water over the St. Clair River from Lake Huron and drains over the Niagara
River. Where the Niagara falls over hard limestone and dolomite layers into a
gorge that it has eroded into soft slate since the Pleistocene, it forms the
famous Niagara Falls. An island at the top of the gorge divides the Niagara into
two arms with two waterfalls. The 675 m wide and 54 m high horseshoe fall is on
the Canadian side. The American Falls, 325 m wide and 56 m high, plunge down on
the American shore. Because of the erosion, the two waterfalls “hike” about 1 m
upstream each year. Starting from Lake Erie, the 550 km long Erie Canal connects
the Great Lakes area with the Hudson River and thus with the industrial area
around New York on the east coast of the USA.
This lake is the only one in the United States and is connected to Lake Huron
by the Mackinac Strait.
Named after the Indian tribe of the Hurons, which previously lived on its
banks, this lake connects the Michigan and the Upper Lake with Lake Erie. With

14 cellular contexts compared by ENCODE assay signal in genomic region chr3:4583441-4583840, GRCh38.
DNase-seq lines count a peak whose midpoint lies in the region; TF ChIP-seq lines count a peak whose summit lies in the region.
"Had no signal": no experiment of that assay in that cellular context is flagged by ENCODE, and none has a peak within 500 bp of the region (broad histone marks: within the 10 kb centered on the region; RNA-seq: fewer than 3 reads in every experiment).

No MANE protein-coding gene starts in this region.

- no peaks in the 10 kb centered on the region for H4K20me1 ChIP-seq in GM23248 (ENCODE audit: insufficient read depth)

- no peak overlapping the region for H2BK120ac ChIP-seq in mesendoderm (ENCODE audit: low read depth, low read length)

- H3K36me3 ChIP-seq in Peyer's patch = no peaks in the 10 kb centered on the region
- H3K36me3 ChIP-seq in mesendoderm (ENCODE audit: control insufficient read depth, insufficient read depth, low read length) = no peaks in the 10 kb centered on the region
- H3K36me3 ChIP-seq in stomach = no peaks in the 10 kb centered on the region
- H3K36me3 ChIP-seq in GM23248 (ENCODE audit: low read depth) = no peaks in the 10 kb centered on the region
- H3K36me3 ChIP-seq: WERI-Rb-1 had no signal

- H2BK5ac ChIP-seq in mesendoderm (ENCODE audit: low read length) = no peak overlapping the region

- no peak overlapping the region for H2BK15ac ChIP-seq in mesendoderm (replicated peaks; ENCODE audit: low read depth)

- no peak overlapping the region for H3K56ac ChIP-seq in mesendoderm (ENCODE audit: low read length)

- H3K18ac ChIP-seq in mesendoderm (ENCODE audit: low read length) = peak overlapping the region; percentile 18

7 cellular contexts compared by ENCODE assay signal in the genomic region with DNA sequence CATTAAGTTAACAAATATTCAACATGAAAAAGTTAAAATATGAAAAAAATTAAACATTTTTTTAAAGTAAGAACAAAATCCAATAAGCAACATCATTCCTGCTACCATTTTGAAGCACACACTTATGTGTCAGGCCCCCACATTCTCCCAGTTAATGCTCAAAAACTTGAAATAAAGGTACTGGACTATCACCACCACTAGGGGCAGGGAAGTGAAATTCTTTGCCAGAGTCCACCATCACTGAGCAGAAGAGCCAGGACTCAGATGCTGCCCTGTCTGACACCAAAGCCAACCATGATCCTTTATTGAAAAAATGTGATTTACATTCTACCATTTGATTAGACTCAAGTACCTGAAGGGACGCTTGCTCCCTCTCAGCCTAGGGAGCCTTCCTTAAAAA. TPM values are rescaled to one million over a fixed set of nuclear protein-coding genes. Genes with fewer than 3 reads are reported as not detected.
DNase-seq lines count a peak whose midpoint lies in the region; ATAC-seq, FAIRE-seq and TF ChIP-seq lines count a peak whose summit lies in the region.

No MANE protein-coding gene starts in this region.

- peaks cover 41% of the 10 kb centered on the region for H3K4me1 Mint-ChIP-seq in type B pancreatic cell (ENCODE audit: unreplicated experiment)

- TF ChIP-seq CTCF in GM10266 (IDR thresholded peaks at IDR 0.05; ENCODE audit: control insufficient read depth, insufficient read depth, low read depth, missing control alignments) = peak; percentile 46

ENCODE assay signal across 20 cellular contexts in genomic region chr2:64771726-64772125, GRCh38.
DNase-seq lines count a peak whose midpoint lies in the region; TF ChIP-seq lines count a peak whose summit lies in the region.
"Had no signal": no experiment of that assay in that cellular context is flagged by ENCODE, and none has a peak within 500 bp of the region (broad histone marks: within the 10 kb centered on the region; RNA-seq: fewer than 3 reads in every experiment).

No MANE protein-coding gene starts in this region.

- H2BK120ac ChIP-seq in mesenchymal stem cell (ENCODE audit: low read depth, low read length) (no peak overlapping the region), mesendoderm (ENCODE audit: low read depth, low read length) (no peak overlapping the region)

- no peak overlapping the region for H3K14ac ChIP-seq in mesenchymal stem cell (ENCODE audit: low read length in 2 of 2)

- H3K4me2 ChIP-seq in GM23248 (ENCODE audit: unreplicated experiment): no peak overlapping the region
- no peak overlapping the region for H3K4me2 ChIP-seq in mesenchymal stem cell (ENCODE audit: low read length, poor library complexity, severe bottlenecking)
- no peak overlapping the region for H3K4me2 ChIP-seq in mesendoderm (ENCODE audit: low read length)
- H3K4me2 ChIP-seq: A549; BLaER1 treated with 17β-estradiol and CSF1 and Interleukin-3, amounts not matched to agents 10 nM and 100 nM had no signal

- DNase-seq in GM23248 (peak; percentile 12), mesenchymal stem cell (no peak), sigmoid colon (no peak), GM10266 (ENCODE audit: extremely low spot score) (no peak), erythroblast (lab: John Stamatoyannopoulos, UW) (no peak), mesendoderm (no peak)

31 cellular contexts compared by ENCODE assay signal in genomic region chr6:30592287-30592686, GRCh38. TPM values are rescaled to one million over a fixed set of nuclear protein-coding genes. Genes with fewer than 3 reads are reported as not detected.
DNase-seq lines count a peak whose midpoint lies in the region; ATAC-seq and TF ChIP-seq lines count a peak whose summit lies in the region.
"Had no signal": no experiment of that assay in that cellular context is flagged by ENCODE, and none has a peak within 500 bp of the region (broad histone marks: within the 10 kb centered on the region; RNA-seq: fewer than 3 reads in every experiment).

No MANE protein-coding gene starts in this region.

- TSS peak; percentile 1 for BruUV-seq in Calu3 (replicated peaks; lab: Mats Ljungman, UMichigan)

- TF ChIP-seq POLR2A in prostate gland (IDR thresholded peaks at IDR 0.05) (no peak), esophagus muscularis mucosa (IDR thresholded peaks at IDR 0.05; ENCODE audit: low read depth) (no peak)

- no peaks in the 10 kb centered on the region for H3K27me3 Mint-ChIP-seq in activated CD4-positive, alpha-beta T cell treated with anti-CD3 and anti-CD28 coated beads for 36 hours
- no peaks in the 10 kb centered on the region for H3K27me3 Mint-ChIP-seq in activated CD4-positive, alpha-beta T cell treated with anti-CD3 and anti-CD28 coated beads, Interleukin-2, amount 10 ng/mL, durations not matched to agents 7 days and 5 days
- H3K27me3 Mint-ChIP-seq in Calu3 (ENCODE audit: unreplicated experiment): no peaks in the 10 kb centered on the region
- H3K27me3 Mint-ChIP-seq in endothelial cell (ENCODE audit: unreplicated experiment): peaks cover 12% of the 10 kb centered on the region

an area of around 58,000 km², it is the second largest of all lakes.
The upper lake
It is the largest and highest lake. Its area of around 84,000 km² exceeds
that of Lake Constance 150 times. With a length of approx. 650 km and a width of
up to 260 km, it is the largest freshwater lake in the world. Its
lowest point measures 405 m. The Upper Lake, which draws its water from around
200 rivers, releases an average of 2100 m³ of water to Lake Huron per second via
the St. Mary`s River.
There are important industrial centers on the shores of the Great Lakes, such
as Chicago and Detroit on Lake Michigan or Cleveland on Lake Erie, which are
part of the traditional manufacturing belt of the USA. The connection of the
Great Lakes with one another through rivers, canals and locks and over the St.
Lawrence River with the Atlantic created inexpensive transport routes and
promoted industrial development on the lakes. Medium-sized ocean-going vessels
can now “travel” 4000 kilometers deep into the continent on these routes.